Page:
Part 5 – Common Mistakes and Frequently Asked Questions
In this final part of the Architecture CV Series, we are going to look at common mistakes, and how to avoid them. We will also look at a couple of frequently asked questions.
So to start with lets look at some mistakes that seem to crop up again and again on CVs, which no doubt drive potential employers mad!
Common CV mistakes to avoid
Mistake 1 – Lack of clear headings and layout
As I have emphasised in previous sections of this series – it is vital that your CV is easy to read, so that potential employers can scan through the document quickly. If you don’t have clear section headings, and your text is cramped together without white space your CV will not be easy to digest.
Mistake 2 – Me, me, me
Many people write their CV too much in the first person. “I have done this” “I that” and so on. This tends to give an informal and perhaps arrogant impression, and I would recommend you avoid writing in the first person for your CV.
Mistake 3 – No bullets!
I know, I am really pushing the bullet points – but they are really important. Similar to mistake 1, if you have too much text, people just can’t take it in. Whereas the use of bullet points makes each piece succinct and easy to process. A reader can quickly get an overall view of the candidate and their skills. Bullet points also save spaces and enables you to cut down your CV into two, or even better, one page.
Mistake 4 – No email address or unprofessional email address
Don’t forget to include your email address in your CV. Importantly, you must make sure your email address is professional. It is so common to see really great CVs that are ruined by a jokey email address. I recommend you open a new email account for work/job related emails, just to keep things separate and professional.
Mistake 5 – Spelling, typos and grammar
I think we all agree a CV is quite important. Your CV will is the first and most important link for you to get a new job. It has implications. So given its importance, we really need to take some time to spell check our CVs! It is really irritating on a document like a CV to see sloppy mistakes like typos or spelling. There isn’t really any excuse. If it is not your forte, get a friend or relative to read through and check it for you. Sometimes when you have spent a long time working on something you don’t really see the mistakes, so having a second pair of eyes really helps.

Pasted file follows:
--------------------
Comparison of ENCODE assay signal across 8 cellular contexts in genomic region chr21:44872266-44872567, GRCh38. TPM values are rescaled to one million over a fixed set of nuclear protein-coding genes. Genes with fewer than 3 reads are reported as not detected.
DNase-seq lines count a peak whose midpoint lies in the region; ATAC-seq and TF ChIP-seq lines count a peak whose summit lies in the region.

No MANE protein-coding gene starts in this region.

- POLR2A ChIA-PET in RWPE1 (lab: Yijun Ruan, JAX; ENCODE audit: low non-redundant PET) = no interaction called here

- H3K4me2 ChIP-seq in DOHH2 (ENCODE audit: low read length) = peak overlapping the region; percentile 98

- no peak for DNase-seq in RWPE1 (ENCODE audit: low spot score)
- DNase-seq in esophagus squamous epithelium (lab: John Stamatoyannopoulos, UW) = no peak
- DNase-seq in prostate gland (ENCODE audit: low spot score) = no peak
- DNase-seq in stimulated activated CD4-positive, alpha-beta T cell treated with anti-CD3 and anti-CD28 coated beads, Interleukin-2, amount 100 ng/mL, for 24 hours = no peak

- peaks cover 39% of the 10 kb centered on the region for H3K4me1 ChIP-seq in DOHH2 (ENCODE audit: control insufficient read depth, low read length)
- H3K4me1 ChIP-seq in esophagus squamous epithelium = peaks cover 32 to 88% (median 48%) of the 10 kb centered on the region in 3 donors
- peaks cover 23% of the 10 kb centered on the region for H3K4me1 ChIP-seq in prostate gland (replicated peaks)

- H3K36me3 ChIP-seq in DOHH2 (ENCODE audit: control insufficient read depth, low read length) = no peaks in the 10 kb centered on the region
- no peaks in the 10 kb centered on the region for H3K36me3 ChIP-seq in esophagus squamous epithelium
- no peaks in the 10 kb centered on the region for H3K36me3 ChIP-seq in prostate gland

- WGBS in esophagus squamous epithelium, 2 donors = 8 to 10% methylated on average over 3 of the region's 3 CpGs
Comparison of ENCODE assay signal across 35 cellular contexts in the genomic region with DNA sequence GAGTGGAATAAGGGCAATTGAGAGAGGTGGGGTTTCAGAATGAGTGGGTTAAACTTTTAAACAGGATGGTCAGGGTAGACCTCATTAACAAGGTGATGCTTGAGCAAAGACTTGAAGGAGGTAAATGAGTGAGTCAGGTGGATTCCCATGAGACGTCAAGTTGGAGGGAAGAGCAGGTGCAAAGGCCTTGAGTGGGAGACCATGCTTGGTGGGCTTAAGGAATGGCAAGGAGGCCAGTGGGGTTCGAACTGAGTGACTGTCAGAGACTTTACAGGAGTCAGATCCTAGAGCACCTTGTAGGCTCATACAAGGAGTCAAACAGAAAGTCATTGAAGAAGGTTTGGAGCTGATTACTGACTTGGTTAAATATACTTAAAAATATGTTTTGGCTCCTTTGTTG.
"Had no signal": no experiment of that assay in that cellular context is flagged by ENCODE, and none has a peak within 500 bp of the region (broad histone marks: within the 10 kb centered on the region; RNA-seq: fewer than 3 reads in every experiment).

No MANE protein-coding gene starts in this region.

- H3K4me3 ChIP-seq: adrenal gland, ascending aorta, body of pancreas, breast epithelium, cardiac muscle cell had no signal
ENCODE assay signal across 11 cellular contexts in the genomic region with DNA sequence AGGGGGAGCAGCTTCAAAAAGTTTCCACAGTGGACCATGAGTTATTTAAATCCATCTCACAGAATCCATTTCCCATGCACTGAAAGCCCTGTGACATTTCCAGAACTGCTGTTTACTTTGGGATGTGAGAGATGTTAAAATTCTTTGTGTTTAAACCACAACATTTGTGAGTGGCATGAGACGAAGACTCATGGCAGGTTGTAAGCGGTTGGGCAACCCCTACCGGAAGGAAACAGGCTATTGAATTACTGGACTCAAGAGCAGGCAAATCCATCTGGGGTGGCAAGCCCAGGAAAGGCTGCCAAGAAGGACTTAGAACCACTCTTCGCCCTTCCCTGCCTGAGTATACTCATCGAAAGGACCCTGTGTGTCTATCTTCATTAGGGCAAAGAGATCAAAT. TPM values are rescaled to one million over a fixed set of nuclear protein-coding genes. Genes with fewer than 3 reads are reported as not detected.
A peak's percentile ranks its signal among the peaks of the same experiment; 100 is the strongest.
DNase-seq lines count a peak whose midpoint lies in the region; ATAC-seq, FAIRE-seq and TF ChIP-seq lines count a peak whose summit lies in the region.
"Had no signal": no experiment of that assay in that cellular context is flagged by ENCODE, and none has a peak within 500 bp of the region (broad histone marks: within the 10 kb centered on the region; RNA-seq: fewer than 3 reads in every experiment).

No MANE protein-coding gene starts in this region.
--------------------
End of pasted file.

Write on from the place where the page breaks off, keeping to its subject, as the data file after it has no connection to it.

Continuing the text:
Frequently Asked Questions – Architecture CV
Below are a couple questions that have come up in the past from some of our readers. I thought I would share these questions and my suggestions to hopefully help out anyone else who has similar concerns.
Question 1 – What if I have no work experience?
If you are a recent graduate it is likely that you have little or no work experience. If this is the case I would suggest leading your CV with your educational background and qualifications.
If you have had a Saturday job or part time work that has helped fund your studies, that will certainly help. Pick out elements of the work where you feel your skills are transferable to an architectural role. Be creative!
If you have no work experience hopefully you will have got involved with some societies or clubs during your studies that may have given you some specific skills worth mentioning.